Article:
I've also been listening to quite a lot of Harvey Milk. One of the more underrated bands in the field of sludge, it's suprising that, given their eccentric approach to the genre, more fans of bands such as Kayo Dot or Boris haven't picked up on them - or, rather, their early releases, which are particularly spectacular. They have admittedly received a bit of a buzz recently due to their most recent release Life... The Best Game in Town, touted by the likes of Pitchfork as a return to form. As entertaining as that album is, it seems to lack the extremity and astounding sense of experimentation that one finds in the band's early work, and thus comes off as comparatively lacklustre. My Love is Higher Than Your Assessment of What My Love Could Be, the band's debut, is a perfect place to start with Harvey Milk. The opening track 'A Small Turn of Human Kindness' throws you into experimental territory straight away: as an ominous cymbal counts the song in, one expects to be bombarded with sludge filth straight away. But Harvey Milk don't work that way: they choose, instead, to mess with their listeners' heads - playing around with keyboard noodling for a bit before reverting to cymbal counts, and then messing about a little more with some creepy strings. and then about three and a half minutes in, the real onslaught starts: one of the most vile, evil riffs you're ever likely to hear, backed by thunderous drums and horrible bass, rears its ungodly head. The band uses extended periods of (near-)silence, carefully controlled tempos and unconventional instrumentation (including the odd folk ballad) to contribute to the general disorienting effect of the album, along with the employment of a singer who could just as easily be a pissed-off walrus as be a human being. All of this leaves you wondering what you've just been hit by, but knowing one thing for sure: you've just heard one of the best experimental sludge albums you're ever likely to hear.

The follow-up to My Love..., the ironically titled Courtesy and Good Will Toward Men, dives into an even more serious - and sometimes surprisingly emotional - side of Harvey Milk's sound, while still retaining the experimental edge of their debut that makes the band so special and rewarding. One might argue that Courtesy is a bit more cohesive as an album than its predecessor, as it retains a constant feeling of utter gloom and misery throughout, while the predecessor tends to inject the band's bizarre sense of humour into tracks that otherwise might be more depressing, as well as having a few more particularly upbeat tracks among its numbers. The negativity of Courtesy and Good Will Toward Men is not necessarily to its detriment, but it certainly means that the album tends to lend itself a lot more towards moods where the listener is feeling a lot more, say, despondent. It has some disarmingly poignant moments: particularly the emotional climax of the album, a straightforward acoustic cover of Leonard Cohen's 'One of Us Cannot Be Wrong', a song that lends itself rather well to the singer's bizarre voice and is a surprisingly effecting respite in what is mostly a crushingly heavy sludge album. On an album full of highlights, one song to watch out for is the marvellously tense and evil opener 'Pinocchio's Example' which features - get this - a hoover. Yep, seriously. Also listen out for the interestingly structured and at times downright vile 'Sunshine (No Sun) Into the Sun', a great centrepiece - it starts with thirty seconds of a misleadingly charming ballad before propelling you straight into a black hole of downtuned bass and absurd guitar noise that lasts for the rest of the song. Nice. Courtesy and Good Will Toward Men may not be the most chirpy or upbeat of albums but it is certainly a powerful listen, and is one of the best sludge albums I've heard in a long time.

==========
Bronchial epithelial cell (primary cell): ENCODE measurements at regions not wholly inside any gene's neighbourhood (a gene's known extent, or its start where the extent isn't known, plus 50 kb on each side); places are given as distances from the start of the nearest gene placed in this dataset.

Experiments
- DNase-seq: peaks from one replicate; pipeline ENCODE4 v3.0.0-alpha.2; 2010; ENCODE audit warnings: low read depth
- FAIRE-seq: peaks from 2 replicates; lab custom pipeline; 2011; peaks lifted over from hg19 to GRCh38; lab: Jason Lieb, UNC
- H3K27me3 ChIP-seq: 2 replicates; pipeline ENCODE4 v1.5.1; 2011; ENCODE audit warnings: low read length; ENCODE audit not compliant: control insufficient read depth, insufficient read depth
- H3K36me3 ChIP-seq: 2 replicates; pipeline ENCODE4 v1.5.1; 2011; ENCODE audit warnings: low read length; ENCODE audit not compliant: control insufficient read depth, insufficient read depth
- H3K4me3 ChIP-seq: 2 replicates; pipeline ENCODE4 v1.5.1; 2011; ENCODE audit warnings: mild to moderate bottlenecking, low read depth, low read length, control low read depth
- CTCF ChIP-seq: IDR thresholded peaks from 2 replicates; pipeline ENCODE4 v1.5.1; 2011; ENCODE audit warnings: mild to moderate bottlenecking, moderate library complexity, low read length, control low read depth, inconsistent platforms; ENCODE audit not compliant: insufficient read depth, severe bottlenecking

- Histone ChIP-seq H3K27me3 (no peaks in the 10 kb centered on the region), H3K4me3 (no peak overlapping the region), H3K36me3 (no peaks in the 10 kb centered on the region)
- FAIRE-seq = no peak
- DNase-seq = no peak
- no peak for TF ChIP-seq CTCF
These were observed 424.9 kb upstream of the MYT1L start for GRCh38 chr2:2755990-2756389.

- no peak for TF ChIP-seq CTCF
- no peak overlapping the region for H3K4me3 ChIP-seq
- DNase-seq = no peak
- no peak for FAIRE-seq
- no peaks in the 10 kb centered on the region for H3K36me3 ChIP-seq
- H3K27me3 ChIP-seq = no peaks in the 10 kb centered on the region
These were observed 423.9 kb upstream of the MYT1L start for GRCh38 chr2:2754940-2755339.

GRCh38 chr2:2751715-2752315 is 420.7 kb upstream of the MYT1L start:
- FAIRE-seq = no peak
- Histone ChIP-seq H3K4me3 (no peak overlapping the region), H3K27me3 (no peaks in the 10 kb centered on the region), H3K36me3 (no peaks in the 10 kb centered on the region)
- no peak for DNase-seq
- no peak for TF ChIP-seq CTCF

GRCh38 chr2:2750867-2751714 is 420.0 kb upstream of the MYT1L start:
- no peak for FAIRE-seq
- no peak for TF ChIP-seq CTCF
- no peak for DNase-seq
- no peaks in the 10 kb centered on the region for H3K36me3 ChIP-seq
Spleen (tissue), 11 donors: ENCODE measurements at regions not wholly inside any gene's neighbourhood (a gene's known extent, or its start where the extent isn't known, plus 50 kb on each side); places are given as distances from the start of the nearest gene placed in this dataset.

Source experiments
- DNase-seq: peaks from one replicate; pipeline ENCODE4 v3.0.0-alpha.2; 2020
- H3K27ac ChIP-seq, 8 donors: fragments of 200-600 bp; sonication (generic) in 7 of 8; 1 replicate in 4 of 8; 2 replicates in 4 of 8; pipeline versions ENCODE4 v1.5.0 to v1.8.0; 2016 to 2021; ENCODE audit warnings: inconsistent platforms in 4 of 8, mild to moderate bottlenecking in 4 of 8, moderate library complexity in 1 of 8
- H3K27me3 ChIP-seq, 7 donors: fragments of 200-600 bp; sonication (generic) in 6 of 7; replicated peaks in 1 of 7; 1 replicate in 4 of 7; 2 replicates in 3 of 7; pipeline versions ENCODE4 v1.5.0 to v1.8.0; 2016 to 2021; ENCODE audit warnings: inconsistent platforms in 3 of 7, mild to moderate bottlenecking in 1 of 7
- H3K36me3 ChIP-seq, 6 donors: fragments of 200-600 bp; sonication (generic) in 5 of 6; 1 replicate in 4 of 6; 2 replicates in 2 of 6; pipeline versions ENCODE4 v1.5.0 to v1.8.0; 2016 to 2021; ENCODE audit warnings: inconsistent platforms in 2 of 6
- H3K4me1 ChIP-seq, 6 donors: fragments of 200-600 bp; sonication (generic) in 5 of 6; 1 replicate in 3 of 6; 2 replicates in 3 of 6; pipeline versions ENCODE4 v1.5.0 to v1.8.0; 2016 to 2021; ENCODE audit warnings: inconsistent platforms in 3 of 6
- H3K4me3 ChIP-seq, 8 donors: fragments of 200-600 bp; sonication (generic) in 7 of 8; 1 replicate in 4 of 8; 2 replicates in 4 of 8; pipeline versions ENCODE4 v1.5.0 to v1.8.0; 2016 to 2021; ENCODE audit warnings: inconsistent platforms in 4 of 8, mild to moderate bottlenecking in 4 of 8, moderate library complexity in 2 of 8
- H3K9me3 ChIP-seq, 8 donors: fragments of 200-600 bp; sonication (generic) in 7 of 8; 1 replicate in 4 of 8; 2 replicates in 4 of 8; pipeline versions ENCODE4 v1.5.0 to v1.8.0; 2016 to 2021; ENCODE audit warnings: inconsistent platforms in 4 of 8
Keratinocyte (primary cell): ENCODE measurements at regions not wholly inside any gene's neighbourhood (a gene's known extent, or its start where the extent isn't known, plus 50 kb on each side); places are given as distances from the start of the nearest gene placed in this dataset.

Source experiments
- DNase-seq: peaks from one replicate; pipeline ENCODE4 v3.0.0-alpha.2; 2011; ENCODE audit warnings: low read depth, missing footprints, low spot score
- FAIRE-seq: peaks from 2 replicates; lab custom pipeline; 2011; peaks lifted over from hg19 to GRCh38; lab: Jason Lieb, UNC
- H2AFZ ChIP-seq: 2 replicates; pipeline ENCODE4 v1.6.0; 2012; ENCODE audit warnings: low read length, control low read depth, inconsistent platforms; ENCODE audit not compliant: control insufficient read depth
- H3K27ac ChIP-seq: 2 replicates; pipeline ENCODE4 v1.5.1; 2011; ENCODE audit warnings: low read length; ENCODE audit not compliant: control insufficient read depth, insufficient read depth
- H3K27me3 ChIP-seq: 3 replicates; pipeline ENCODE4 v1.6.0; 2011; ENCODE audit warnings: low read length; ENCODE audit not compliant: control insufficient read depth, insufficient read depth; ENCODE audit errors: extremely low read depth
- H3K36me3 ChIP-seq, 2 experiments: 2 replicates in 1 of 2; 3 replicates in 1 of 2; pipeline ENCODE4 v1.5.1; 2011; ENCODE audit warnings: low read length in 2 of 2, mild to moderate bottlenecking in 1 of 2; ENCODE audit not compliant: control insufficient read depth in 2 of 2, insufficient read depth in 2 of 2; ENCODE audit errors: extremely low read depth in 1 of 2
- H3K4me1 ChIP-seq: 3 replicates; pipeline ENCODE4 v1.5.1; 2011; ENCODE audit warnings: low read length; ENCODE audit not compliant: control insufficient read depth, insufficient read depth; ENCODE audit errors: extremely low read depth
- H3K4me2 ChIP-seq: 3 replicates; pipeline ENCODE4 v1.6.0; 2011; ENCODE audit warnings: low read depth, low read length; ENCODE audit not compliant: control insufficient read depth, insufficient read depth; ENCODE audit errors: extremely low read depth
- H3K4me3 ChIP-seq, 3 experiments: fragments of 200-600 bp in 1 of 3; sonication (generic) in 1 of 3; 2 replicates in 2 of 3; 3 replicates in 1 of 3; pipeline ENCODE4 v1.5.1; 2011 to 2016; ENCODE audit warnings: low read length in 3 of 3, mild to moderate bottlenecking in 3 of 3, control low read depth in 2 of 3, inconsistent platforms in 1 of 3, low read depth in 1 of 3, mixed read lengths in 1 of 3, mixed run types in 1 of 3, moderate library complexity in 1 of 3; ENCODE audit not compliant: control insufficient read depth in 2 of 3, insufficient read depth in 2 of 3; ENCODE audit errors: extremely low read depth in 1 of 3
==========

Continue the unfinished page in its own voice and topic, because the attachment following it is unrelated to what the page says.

I'm also throwing in the new Glassjaw song as a bonus because, well, it fucking shreds.

Gospel - The Moon is a Dead World
Harvey Milk - My Love Is Higher Than Your Assessment Of What My Love Could Be
Harvey Milk - Courtesy and Good Will Toward Men
Glassjaw - You Think You're John (Fucking) Lennon

Thursday, 2 October 2008

Final Fight & Life Long Tragedy - Split 7"